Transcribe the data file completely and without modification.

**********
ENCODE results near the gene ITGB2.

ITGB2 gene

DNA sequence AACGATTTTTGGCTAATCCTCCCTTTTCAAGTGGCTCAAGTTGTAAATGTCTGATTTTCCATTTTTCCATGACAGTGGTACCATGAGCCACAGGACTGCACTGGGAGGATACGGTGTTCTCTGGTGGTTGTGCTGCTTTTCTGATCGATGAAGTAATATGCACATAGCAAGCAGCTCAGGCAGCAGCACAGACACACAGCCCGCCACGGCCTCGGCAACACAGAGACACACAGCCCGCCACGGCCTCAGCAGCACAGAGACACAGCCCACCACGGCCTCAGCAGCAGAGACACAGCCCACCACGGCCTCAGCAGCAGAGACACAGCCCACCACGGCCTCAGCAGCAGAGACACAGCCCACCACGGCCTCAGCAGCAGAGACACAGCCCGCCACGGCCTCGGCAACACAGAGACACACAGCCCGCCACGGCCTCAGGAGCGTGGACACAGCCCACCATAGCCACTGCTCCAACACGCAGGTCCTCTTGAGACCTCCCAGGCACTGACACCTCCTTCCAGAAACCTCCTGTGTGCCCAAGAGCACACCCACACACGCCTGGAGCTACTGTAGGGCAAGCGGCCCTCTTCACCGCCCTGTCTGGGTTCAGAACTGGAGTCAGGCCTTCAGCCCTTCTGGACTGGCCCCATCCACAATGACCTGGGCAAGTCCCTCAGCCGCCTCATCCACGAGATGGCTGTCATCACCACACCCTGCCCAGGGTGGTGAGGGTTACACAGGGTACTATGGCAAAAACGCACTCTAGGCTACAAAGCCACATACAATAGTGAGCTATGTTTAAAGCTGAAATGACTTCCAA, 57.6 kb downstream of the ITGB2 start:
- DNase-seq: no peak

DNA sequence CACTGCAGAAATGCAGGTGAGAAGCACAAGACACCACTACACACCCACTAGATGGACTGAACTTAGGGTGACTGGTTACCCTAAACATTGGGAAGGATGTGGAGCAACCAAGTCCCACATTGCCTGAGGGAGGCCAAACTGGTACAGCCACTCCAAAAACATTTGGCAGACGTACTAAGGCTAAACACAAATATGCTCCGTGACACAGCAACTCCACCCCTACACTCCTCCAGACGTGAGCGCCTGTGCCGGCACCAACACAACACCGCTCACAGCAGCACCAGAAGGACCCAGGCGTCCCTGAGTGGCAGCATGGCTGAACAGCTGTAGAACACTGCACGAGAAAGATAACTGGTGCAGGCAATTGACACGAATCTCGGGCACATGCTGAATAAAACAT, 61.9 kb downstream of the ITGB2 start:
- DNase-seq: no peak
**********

ENCODE results near the gene ITGB2.

ITGB2 gene

DNA sequence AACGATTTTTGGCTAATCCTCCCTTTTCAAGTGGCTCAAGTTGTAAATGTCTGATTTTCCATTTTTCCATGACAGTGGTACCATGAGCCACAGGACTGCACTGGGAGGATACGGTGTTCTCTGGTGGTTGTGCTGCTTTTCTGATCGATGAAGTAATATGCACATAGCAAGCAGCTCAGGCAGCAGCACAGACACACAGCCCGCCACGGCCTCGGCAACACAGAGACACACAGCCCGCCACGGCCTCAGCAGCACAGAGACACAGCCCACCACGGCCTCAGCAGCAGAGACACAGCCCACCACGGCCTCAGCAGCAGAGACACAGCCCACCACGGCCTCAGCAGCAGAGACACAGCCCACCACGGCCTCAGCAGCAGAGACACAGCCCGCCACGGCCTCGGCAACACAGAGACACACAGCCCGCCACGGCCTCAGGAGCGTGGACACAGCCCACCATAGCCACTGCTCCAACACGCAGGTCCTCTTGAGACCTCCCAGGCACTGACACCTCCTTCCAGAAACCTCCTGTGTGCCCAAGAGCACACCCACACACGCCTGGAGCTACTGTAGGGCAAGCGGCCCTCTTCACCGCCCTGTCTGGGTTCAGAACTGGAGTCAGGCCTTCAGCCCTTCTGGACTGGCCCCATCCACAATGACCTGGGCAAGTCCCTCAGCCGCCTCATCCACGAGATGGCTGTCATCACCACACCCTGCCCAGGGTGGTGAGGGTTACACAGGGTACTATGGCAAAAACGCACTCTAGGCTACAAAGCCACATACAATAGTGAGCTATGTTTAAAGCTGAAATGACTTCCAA, 57.6 kb downstream of the ITGB2 start:
- DNase-seq: no peak

DNA sequence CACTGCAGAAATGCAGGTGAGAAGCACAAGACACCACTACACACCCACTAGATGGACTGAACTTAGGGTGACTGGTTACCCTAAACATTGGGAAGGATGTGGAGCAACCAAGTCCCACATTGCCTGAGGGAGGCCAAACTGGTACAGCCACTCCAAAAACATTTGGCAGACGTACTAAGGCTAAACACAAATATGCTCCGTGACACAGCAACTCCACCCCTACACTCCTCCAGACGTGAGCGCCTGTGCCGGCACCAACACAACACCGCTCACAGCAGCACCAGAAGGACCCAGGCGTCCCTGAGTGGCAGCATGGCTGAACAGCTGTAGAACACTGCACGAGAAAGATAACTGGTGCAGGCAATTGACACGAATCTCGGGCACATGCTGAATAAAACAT, 61.9 kb downstream of the ITGB2 start:
- DNase-seq: no peak